How much do you really know about diabetes? Find out now (answers below).
Having diabetes means:
a) your pancreas does not produce enough insulin.
b) your body's cells do not use insulin properly.
c) either a or b.
There are more diabetics in the U.S. than there are:
b) single moms.
c) a and b combined.
Your risk for diabetes increases:
a) as you age.
b) if you're a woman.
c) if you tend to gain weight at your hips vs. your middle.
A diabetes diagnosis means
a) you're doomed to life without cookies or ice cream.
b) you'll have to take daily doses of insulin.
c) you'd better start exercising.
People with diabetes should avoid wearing:
c) wool sweaters.
Losing weight can cut your risk of developing type 2 diabetes by:
a) 10 percent.
b) 35 percent.
c) 50 percent or more.
The best anti-diabetes breakfast choice would be
a) poached eggs.
b) a bowl of cereal.
c) yogurt and fruit.
How'd You Do?
- c. Diabetes comes in two forms (lucky us). In type 1, your pancreas does not make enough of the insulin you need to digest glucose. In type 2, your body's cells don't use insulin properly.
- c. Nearly 24 million Americans have diabetes, trumping the number of single moms at 10.4 million and teachers at 7.1 million. Another 57 million have pre-diabetes.
- a. Diabetes risk goes up with age; almost 25 percent Americans age 60-plus have the disease. But, unlike other age-related conditions like an intolerance for music over a certain decibel level, this one is not inevitable.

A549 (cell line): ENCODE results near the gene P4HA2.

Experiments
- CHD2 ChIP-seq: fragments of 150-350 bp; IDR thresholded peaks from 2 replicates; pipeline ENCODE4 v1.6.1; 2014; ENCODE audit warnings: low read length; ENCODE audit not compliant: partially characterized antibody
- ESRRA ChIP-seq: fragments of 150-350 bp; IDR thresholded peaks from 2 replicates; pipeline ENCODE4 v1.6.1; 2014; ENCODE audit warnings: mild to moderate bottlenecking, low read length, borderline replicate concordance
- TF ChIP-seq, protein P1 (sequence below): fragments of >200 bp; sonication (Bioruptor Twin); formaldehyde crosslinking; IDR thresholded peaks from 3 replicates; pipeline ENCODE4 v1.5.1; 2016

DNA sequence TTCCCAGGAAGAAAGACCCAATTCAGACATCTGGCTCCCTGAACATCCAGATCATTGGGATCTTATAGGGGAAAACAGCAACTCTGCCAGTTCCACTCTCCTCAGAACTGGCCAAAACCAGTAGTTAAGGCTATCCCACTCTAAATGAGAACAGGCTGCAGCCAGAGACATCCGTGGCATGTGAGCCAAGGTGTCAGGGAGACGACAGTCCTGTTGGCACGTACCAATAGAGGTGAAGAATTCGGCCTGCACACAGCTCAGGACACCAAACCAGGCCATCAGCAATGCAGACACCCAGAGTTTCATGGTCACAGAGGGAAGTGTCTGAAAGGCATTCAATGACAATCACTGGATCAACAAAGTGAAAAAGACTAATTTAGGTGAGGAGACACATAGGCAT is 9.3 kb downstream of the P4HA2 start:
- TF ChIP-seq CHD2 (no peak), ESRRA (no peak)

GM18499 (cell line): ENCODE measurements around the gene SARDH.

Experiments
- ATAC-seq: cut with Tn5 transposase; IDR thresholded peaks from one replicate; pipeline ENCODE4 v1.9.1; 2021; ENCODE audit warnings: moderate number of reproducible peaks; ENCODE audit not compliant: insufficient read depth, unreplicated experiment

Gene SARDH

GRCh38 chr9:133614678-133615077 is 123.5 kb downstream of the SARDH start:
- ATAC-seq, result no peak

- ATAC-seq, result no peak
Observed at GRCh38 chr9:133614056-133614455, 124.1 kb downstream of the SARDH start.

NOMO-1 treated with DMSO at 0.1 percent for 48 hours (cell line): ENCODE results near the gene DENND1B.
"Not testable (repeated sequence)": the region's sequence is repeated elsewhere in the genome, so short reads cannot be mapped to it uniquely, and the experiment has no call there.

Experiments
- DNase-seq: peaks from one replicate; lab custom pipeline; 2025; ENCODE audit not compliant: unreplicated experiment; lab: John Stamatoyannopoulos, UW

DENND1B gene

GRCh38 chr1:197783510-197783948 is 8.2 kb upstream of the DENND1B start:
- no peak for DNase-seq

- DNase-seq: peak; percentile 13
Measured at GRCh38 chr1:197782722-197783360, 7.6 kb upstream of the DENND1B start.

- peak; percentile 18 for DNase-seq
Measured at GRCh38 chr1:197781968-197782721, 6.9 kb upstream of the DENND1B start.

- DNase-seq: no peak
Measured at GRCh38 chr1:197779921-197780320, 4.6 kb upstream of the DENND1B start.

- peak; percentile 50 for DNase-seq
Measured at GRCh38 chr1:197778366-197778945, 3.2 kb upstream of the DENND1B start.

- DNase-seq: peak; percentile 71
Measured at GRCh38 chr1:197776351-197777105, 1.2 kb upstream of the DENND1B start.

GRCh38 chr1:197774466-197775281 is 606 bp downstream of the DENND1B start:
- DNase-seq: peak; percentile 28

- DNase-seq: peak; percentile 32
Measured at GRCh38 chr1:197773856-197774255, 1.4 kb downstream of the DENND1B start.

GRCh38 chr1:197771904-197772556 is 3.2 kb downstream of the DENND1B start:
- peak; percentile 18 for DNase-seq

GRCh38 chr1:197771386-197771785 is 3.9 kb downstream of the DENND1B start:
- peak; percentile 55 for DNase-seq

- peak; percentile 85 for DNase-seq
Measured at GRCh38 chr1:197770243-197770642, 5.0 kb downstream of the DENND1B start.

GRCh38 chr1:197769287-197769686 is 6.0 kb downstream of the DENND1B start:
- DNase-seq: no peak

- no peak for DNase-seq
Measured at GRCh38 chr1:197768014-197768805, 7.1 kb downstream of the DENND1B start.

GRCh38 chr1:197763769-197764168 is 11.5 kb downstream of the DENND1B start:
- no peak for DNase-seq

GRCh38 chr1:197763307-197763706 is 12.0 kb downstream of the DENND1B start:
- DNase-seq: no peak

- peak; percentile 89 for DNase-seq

- c. You won't necessarily need insulin to control type 2 diabetes. But you will need to exercise — 20 to 30 minutes per day is ideal. Limiting sweets, starches and fried foods is also in order, but an occasional treat is probably OK (if your MD agrees).
- b. Flip-flops are a fashion faux pas for diabetics because of a side effect, peripheral neuropathy, which hampers your awareness of sensation in your feet and hands.
- c. Losing weight is easier said than done. But a mere 5 to 7 percent weight loss can slash your odds of getting diabetes by 58 percent.
- b. Cereal rules! In one study, those who ate about 29 grams of fiber per day in cereal, grains and bread were less likely to develop type 2 diabetes than those who had 15 grams or less per day.